As much as 87% of discrepancies found during a recent survey by background screening solutions firm First Advantage were at the level of senior management. Of these candidates, 42.3% were in the 22-30 age group, indicating that a significant chunk of them belonged to the startup ecosystem.

“We see more startups seeking background checks. Wrong hiring can sully the image of the startups, and cash-strapped startups can’t afford to hire the wrong person,“ First Advantage managing director Purushotam Savlani said.

Employees can easily go from being assets to liabilities, and pose a risk to the credibility established by the startup, especially those in the financial technology sector, he said.

Most of the background checks that the startups want to do are in skills, leadership styles, credentials and possible cases of sexual harassment against the potential employee.

Paytm has engaged a professional agency to validate the past employer credentials, educational qualification and criminal antecedents for all new employees. “Any reported noncompliance in background verification ensures strict action against the candidate, leading to revocation of the offer or termination of employment. Candidates are made aware of this procedure as a part of the selection experience,“ said Paytm associate vice president Manav Jain.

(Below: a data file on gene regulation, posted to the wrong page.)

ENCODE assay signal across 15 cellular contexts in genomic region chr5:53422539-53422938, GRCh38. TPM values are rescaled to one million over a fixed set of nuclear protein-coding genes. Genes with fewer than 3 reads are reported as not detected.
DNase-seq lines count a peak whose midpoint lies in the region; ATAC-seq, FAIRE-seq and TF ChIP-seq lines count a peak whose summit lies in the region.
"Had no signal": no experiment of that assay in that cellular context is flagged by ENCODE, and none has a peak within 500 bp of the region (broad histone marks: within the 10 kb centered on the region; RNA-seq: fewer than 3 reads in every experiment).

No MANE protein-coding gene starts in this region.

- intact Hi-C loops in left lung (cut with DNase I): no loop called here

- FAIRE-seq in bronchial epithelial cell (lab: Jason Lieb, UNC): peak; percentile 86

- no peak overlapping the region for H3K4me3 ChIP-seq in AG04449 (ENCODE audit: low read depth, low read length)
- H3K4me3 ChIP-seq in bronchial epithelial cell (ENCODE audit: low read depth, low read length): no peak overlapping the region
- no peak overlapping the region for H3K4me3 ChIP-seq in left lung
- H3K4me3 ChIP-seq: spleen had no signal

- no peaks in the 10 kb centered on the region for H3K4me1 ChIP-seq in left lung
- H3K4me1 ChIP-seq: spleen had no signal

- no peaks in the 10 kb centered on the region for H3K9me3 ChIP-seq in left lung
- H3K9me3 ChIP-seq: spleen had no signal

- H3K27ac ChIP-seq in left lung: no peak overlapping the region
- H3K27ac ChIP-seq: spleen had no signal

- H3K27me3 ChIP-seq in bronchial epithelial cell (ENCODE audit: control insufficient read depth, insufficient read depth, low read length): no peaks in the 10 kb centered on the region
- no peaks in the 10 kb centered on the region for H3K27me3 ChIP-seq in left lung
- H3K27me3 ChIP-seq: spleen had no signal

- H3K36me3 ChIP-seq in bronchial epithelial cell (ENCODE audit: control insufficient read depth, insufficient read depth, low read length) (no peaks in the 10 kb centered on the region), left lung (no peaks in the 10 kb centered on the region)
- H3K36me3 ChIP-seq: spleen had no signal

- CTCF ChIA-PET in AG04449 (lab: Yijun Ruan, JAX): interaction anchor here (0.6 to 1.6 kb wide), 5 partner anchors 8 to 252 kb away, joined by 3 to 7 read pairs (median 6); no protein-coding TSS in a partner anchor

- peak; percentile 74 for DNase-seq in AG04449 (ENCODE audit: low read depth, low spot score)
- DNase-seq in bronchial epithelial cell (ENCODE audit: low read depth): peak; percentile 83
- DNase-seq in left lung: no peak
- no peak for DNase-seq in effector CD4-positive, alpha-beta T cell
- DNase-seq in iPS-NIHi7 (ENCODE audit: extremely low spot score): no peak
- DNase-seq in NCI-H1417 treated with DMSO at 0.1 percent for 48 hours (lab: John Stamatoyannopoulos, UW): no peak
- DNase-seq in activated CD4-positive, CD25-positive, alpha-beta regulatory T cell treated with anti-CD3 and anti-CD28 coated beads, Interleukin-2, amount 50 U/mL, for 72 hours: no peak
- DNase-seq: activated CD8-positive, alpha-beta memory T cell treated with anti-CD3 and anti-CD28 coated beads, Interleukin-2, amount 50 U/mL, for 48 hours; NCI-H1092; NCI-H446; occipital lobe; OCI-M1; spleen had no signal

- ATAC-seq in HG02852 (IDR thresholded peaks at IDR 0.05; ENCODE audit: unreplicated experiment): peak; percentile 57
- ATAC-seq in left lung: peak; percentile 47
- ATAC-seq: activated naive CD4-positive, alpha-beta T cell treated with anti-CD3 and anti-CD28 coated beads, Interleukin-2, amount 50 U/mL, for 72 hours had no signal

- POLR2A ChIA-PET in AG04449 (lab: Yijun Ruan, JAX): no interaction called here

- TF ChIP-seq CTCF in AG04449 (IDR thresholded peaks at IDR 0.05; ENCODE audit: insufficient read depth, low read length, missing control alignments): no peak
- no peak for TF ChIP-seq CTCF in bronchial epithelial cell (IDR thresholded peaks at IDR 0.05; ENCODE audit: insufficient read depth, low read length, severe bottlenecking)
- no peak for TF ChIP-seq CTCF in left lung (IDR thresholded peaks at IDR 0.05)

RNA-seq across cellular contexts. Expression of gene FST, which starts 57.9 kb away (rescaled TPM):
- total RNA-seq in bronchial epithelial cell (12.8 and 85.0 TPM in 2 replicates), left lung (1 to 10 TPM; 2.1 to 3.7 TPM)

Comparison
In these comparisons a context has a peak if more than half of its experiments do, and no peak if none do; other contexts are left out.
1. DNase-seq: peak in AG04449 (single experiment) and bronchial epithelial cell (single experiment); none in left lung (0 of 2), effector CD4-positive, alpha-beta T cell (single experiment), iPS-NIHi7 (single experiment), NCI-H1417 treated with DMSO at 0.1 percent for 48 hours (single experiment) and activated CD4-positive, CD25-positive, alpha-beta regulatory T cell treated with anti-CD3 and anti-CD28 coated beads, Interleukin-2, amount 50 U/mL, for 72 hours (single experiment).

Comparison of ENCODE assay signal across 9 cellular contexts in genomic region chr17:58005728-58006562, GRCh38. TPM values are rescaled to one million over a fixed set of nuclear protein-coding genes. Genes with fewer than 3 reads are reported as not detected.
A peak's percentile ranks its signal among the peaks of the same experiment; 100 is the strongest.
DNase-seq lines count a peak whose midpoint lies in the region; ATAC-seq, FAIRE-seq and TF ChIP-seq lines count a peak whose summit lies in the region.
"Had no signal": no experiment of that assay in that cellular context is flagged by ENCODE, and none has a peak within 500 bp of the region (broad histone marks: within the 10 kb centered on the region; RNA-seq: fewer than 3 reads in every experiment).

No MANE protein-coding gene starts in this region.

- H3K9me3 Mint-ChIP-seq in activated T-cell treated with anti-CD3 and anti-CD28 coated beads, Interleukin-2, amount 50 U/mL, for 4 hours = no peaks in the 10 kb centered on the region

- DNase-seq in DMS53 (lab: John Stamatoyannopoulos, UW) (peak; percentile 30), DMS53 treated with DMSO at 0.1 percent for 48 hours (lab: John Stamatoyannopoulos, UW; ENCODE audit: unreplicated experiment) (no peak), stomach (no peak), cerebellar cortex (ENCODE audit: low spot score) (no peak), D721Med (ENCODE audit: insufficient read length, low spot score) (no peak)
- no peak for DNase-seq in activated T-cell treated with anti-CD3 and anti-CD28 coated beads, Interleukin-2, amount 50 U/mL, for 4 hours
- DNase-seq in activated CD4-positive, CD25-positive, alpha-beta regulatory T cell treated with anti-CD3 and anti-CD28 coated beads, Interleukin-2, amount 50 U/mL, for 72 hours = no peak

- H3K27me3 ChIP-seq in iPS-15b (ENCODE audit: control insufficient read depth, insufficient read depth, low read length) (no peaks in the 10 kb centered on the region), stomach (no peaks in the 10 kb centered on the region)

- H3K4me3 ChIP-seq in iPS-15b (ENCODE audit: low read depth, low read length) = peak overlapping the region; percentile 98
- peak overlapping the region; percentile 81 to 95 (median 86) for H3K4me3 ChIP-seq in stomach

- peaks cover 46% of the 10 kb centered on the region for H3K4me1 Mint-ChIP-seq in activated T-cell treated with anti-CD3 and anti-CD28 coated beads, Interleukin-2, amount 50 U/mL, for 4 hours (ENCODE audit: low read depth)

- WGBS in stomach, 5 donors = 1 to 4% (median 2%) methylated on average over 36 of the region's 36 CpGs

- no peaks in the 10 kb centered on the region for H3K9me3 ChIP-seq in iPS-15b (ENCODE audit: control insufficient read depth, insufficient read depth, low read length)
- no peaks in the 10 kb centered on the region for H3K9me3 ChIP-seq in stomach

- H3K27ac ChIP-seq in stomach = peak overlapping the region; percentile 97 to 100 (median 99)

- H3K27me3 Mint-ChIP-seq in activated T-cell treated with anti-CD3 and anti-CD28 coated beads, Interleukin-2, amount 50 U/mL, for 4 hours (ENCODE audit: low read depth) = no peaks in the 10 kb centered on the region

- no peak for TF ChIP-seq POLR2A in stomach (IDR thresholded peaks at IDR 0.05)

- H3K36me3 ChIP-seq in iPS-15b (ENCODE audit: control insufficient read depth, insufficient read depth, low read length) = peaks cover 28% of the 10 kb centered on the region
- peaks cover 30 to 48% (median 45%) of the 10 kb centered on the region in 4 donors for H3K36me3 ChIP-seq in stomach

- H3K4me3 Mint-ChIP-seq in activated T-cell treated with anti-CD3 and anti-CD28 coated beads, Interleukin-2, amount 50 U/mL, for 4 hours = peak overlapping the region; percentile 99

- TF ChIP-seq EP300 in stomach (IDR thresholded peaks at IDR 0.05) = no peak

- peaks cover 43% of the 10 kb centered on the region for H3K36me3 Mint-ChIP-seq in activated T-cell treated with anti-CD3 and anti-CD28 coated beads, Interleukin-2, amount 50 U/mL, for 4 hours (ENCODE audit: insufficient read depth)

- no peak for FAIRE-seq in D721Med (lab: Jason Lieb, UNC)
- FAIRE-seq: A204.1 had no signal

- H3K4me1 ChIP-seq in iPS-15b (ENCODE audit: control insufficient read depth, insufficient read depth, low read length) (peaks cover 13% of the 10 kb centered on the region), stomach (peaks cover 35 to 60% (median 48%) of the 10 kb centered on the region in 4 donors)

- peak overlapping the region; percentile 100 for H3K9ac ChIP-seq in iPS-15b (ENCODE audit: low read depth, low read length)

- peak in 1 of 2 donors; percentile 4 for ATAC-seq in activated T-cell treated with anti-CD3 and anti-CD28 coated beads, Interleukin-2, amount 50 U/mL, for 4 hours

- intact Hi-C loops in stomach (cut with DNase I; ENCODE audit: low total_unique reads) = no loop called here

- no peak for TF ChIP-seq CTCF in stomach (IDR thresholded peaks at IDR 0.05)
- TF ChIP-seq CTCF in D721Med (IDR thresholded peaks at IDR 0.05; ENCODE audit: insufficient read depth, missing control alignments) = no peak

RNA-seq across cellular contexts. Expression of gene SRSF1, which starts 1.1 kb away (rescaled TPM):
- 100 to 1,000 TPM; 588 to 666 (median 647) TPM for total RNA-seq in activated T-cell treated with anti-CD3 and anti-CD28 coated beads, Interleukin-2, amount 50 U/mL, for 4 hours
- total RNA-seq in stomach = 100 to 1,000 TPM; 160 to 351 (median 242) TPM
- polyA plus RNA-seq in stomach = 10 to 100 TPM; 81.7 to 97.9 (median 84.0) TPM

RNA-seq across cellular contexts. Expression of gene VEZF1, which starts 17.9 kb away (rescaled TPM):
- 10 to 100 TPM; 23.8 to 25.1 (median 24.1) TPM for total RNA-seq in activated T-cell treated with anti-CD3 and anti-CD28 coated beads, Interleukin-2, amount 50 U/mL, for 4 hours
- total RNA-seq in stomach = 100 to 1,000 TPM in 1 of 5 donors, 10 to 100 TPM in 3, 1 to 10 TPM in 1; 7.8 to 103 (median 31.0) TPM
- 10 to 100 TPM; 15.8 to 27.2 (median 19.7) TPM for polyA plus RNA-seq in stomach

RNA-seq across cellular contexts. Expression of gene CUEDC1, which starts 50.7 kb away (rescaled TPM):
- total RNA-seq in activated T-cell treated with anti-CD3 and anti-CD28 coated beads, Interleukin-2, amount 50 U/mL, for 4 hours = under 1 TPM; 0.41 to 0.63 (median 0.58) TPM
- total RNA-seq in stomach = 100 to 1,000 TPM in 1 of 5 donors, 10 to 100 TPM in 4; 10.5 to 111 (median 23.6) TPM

Customer-facing roles, in particu lar, are a key focus area when it comes to background checks during the hiring process.“These are the folks who are actually delivering to people’s houses, so safety is a key issue,“ said TN Hari, HR head at online grocery player BigBasket. “We ha ve two agencies to do background checks on these individuals for us,“ he added.

For senior management, informal reference checks are conducted to see where the potential hire stands on issues such as integrity, taking ownership, overall attitude, etc., said Hari.